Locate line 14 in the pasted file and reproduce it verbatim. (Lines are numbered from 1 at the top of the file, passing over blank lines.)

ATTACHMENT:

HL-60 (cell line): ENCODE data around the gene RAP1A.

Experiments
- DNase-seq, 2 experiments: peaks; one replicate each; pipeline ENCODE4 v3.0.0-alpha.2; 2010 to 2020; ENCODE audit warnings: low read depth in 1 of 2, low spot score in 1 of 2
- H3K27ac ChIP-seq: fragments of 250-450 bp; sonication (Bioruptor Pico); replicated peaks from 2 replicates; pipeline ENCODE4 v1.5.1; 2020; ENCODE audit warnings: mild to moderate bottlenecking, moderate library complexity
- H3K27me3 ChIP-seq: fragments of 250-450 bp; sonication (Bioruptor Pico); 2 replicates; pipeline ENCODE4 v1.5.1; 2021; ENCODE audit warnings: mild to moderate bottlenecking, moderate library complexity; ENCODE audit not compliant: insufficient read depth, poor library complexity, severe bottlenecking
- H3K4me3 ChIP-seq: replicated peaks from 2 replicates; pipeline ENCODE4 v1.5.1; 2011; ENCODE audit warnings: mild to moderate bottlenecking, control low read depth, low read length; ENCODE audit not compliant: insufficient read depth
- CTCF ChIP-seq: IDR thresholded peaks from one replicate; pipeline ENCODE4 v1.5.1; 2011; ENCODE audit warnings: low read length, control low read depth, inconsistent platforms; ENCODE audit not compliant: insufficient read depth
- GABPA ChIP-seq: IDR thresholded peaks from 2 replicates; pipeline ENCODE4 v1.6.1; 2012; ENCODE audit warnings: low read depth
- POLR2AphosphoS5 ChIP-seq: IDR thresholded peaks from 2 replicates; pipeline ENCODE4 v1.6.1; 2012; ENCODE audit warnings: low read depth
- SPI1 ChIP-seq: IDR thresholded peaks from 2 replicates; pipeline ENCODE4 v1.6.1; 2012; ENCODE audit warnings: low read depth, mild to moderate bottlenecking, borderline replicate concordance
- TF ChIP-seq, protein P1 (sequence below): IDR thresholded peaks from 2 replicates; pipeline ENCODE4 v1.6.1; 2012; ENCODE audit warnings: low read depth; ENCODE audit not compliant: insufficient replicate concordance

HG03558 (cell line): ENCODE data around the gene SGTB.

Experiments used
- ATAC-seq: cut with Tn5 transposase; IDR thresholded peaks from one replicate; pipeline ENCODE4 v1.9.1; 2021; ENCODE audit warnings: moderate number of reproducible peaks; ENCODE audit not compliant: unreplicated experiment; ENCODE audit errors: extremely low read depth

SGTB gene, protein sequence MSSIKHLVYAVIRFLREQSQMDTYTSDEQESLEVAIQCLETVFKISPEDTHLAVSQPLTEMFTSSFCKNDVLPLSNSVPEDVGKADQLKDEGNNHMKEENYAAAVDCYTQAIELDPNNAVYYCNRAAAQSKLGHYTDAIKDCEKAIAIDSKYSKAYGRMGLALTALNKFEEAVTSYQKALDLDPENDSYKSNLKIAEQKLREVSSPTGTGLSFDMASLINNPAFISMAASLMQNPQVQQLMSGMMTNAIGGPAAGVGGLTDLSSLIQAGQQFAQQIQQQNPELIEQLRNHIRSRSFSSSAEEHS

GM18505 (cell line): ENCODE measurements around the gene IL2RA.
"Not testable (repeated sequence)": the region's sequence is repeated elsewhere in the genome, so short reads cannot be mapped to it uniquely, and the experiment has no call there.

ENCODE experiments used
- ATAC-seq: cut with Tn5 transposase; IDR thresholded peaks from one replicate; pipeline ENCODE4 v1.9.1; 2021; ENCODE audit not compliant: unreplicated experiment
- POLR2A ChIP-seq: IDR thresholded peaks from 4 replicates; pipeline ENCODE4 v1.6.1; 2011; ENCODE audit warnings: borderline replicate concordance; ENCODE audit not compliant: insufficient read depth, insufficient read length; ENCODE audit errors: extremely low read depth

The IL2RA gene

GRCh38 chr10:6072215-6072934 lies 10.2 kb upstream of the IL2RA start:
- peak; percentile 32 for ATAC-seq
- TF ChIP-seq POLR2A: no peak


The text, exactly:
- ATAC-seq: cut with Tn5 transposase; IDR thresholded peaks from one replicate; pipeline ENCODE4 v1.9.1; 2021; ENCODE audit warnings: moderate number of reproducible peaks; ENCODE audit not compliant: unreplicated experiment; ENCODE audit errors: extremely low read depth